Shia Ambitions in the Future of Syria

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“If we can be successful against Daesh and liberate our soil, we can go into Syria if our brothers there need help against Daesh”, said former prime minister of Iraq, Nouri Al Maliki, in Tehran at the beginning on the month.

Iraq failed under Maliki, depriving the Sunni population while gambling against the Kurds in the North. The former PM gave full control of Baghdad to Tehran’s Ayatollah. Today, Iran controls not only Baghdad, but Damascus as well. The expansion of the Shia crescent into Syria leaves the United States without any real leverage. The next US administration must consider realistic alternatives; this translates into recognition of Kurdish autonomy in northern Syria.

The Obama administration’s back-seat approach to the Syrian civil war only boosted Russian and Iranian influence over Syrian dictator Bashar Assad. The Iraqi Shia militia group Hash’d al Sha’abi, or Popular Mobilization Force (PMF), is funded and under the legal responsibility of the Iraqi government and backed by Iran. The PMF’s maneuver into Syria is a clear threat to the region, growing Iran’s military capabilities.

First, Syria’s majority population is Sunni, who have for decades suffered under both Hafez and Bashar Assad regimes. A continued Assad presence would delegitimize the Syrian civilian resistance, and hundreds of thousands of lives would have been lost during the civil war without a change in leadership. Assad’s policies towards minorities, while favoring his own Alawite community, has strained Syrian society for decades. It is difficult to believe ordinary Syrians would welcome an Assad presidency, the likely outcome would be further sectarian conflict similar to that of its neighbor Iraq.

Second, with a strong Shia presence in Syria, it would mean Kurds would once again become stateless peoples. Since the start of the civil war, the Kurds have made significant progress in defending themselves while repelling attacks from ISIS and other terrorist organizations alike, including the Free Syrian Army (FSA) now backed by Turkey. Since 2011, Syrian Kurds have worked to build an inclusive society which recognizes the diverse ethnic and religious backgrounds which Syria offers. Originally named Rojava (West, Kurdistan), Kurds declared an autonomous region, the Democratic Federation of Northern Syria (DFNS). This is in contradiction of the Obama administration’s stance, in May 2016, US State Department Spokesman Mark Toner stated that “We’ve made it clear to these Kurdish forces as well that they should not seek to create autonomous, semi-autonomous zones.” With only a few weeks left until a new administration takes office, the Kurds remain hopeful that they will have stronger backing from a Trump presidency.

Third, even if Assad does lose power, Iranian influence is there to stay, building a heavy military and political authority which assures a long term agenda. By empowering the Lebanese Hezbollah, the PMF of Iraq, and using its own Quds Force (part of the Islamic Revolutionary Guards Corps – IRGC), the Shia state is not reliant on Assad. Furthermore, the many Shia factions in Syria can trigger a larger regional conflict between Iran and the Sunni states, Turkey, Saudi Arabia, and Qatar. This can result in a catastrophic humanitarian crisis the international community is not prepared for and cannot afford at the moment.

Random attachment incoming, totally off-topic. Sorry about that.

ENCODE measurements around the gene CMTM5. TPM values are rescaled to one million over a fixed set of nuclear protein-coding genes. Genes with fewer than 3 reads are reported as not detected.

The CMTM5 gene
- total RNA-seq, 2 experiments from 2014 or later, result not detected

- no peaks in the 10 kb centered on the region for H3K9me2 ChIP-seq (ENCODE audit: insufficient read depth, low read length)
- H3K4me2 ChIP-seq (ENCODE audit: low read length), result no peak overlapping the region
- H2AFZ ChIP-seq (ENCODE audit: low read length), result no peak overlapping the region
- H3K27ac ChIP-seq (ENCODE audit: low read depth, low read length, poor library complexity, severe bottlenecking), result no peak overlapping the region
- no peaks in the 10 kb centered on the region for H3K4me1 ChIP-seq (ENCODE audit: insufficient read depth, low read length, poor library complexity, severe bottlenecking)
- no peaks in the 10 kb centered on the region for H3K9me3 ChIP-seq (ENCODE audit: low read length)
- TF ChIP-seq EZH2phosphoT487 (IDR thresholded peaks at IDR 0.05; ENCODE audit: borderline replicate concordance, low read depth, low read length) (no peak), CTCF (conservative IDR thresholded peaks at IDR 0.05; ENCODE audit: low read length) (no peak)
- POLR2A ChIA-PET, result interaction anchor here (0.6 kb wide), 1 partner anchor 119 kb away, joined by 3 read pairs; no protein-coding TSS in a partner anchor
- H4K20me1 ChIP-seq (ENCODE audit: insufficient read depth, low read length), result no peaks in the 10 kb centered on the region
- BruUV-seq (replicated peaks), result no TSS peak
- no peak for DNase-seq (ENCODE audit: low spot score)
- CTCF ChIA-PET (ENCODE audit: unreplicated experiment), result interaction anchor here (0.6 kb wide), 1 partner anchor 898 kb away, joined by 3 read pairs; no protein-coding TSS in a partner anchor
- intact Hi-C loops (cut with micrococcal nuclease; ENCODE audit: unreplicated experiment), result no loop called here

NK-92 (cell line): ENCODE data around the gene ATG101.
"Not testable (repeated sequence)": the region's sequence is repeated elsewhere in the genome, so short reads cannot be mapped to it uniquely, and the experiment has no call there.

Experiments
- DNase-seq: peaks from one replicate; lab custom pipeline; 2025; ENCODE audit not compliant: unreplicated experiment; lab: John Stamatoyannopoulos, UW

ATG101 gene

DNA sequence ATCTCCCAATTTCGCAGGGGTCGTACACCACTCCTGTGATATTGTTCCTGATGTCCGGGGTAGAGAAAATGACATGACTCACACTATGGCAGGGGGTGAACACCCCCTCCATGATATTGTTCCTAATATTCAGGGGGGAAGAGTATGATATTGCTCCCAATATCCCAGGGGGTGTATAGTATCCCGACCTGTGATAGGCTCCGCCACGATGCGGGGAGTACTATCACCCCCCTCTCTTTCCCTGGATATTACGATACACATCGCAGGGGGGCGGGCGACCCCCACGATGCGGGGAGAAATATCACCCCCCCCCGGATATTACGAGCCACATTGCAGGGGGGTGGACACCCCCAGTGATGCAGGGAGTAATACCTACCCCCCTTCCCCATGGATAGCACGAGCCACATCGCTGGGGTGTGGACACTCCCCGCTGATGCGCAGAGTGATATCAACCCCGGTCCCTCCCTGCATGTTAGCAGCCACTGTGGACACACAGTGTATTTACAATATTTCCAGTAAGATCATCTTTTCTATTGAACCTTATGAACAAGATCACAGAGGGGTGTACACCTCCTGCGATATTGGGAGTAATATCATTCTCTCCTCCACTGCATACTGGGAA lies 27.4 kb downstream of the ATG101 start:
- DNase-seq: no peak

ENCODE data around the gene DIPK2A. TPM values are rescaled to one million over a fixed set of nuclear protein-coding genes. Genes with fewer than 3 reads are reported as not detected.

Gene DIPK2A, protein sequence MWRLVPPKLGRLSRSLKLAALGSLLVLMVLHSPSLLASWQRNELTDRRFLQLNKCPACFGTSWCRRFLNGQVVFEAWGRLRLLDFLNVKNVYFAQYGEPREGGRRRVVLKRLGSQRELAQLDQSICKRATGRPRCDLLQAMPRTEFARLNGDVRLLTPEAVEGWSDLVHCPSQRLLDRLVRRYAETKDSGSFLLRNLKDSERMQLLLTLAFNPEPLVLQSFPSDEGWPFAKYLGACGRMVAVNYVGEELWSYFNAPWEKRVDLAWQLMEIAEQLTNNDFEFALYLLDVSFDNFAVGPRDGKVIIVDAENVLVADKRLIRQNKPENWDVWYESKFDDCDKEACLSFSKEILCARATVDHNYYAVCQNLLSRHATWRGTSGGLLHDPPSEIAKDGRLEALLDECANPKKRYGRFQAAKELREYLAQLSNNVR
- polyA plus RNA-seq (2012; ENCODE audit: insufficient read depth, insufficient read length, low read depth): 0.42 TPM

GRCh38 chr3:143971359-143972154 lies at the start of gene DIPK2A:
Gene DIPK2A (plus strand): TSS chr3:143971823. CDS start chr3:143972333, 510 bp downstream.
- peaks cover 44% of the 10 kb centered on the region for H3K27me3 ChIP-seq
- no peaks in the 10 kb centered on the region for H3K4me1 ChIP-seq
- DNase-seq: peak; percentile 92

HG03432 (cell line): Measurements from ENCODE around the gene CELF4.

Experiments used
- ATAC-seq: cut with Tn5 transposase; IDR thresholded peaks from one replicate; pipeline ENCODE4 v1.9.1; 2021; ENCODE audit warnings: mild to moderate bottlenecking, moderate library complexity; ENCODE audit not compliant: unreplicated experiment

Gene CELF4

Fourth, Shia ambitions in Syria would empower Iran and would put Israel on alert, forcing the Jewish state to put possible military options on the table. Israel would be caught in sectarian disputes between both Shia and Sunnis. Similar to the United States, it would be in the interest of Israeli national security to support and recognize a Kurdish entity in northern Syria. Strategically, this would weaken Iranian dominance in the region. Both the United States and Israel must be prepared to oppose Shia influence and approach the regions conflicts through a non-status quo attitude, meaning recognizing failed states like Iraq and Syria.

Iran is solely responsible for the sectarian warfare in Iraq post Saddam Hussein through its puppet actor Nouri al Maliki. Iran is once again attempting to take advantage of yet another war torn country to dominate the region, this time in Syria. The civil war is in its fifth year and ISIS is nearly defeated; the future of Syria is in the hands of Russia and Iran. Unless western powers, especially the United States, wishes to have any significant weight in the future of the Middle East, it must begin in Syria.

Originally published at NRT:

Diliman Abdulkader is a NRT English columnist and Masters student at the School of International Service, American University in Washington DC. He is studying Peace and Conflict Resolution, with a focus on Global Kurdish Studies. He is also a research associate at the Endowment for Middle East Truth (EMET). Follow him on Twitter: @D_abdulkader

Photo credit: Reuters

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About the Author

Diliman Abdulkader
Diliman Abdulkader is the director of The Kurdistan Project at the Endowment for Middle East Truth (EMET). He was born in Kirkuk, Kurdistan.

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